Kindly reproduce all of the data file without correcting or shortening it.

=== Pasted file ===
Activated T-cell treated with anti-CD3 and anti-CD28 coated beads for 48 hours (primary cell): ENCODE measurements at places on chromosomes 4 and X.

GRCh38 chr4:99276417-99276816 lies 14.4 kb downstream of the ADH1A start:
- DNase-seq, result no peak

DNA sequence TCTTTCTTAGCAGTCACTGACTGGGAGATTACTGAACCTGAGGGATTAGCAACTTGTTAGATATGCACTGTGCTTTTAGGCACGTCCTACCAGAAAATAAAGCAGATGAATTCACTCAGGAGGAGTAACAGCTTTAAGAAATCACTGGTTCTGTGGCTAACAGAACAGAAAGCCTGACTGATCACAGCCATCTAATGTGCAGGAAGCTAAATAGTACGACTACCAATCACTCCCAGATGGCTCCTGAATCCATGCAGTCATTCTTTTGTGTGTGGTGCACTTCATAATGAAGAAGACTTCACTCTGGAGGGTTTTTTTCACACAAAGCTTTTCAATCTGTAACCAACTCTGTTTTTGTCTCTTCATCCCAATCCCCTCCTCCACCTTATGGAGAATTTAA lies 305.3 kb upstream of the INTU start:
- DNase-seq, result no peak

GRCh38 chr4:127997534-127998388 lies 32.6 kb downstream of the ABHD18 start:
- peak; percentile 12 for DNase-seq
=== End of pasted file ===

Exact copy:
Activated T-cell treated with anti-CD3 and anti-CD28 coated beads for 48 hours (primary cell): ENCODE measurements at places on chromosomes 4 and X.

GRCh38 chr4:99276417-99276816 lies 14.4 kb downstream of the ADH1A start:
- DNase-seq, result no peak

DNA sequence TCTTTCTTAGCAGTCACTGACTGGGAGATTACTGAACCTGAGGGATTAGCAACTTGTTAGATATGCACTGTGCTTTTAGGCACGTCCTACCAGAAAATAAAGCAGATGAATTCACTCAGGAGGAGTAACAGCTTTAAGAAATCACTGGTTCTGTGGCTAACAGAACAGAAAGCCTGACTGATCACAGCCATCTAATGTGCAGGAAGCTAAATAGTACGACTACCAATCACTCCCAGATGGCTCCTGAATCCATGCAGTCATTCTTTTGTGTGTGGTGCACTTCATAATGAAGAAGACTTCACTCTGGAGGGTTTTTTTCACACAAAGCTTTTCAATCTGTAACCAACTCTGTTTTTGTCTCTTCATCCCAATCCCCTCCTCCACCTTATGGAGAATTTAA lies 305.3 kb upstream of the INTU start:
- DNase-seq, result no peak

GRCh38 chr4:127997534-127998388 lies 32.6 kb downstream of the ABHD18 start:
- peak; percentile 12 for DNase-seq